If you work in an industry that uses hexachloroethane, such as aluminum smelting, or a chemical plant, you could be exposed by breathing it or touching it. About 8,500 people in the United States are exposed to hexachloroethane at work.
People who work with smoke-producing devices that contain hexachloroethane are exposed to it in the smoke. They can contact it through smoke particles on plants and in the soil.
1.4 How can hexachloroethane enter and leave my body?
Hexachloroethane can enter your body through your lungs if you breathe its vapors. Of the amount that enters your lungs, only a small fraction of the hexachloroethane will enter your bloodstream and ultimately your body tissues. It can enter your body if you eat or drink something contaminated with it. Based on studies in animals, about half of the hexachloroethane you eat will get into your bloodstream. Very little will enter your body if you get it on your skin.
The hexachloroethane that enters your bloodstream will go to your liver where it is turned into other compounds. Some of these compounds are harmful and will affect your health in almost the same way hexachloroethane does. If you are exposed to carbon tetrachloride, your liver can make hexachloroethane from it.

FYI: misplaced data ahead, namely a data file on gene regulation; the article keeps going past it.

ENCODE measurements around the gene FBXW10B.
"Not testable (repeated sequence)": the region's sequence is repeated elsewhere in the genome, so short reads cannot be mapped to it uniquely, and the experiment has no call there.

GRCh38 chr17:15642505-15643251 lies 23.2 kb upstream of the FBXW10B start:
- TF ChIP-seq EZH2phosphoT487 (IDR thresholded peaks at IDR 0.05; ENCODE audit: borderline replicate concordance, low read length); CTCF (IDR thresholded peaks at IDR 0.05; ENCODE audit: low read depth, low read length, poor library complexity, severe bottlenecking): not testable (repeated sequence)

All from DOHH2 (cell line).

When hexachloroethane gets into your body, some is temporarily stored in your body fat. Most of it leaves your body in 1 or 2 days in the air you breathe out, in your urine, and in your feces.
1.5 How can hexachloroethane affect my health?
Mild skin irritation has been reported by workers at a munitions factory who were exposed to low levels of hexachloroethane. The workers were wearing protective clothing that greatly reduced exposure. No other information is available concerning health effects in people exposed to hexachloroethane. However, results of animal studies can be used to show how it can affect your health. Based on the animal data, hexachloroethane in the air can irritate your nose and lungs and cause some buildup of mucus in your nose, much like an allergy. It can also irritate your eyes and make them tear.
If you are in an area that has a lot of hexachloroethane vapor, your facial muscles may twitch or you may have difficulty moving. These effects have been observed in animals during exposure at levels far greater than those found in industrial use of hexachloroethane or those which would be expected in areas near a hazardous waste site.